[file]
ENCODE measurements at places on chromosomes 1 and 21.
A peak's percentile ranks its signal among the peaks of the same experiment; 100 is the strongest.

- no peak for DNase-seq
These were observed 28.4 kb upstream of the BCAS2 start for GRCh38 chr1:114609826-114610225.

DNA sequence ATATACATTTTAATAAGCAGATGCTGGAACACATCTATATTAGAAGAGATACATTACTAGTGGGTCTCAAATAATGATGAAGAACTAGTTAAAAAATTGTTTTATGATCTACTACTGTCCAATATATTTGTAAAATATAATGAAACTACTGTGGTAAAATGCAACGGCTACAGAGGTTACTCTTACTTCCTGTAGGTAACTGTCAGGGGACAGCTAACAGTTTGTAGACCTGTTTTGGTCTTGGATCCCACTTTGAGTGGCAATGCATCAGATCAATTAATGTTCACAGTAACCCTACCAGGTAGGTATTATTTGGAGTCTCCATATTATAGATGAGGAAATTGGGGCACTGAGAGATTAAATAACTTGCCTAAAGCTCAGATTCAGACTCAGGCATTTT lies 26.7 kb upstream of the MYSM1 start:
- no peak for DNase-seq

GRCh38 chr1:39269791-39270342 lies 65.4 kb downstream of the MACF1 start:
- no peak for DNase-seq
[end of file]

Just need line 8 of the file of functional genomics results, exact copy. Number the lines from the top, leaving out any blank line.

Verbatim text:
- no peak for DNase-seq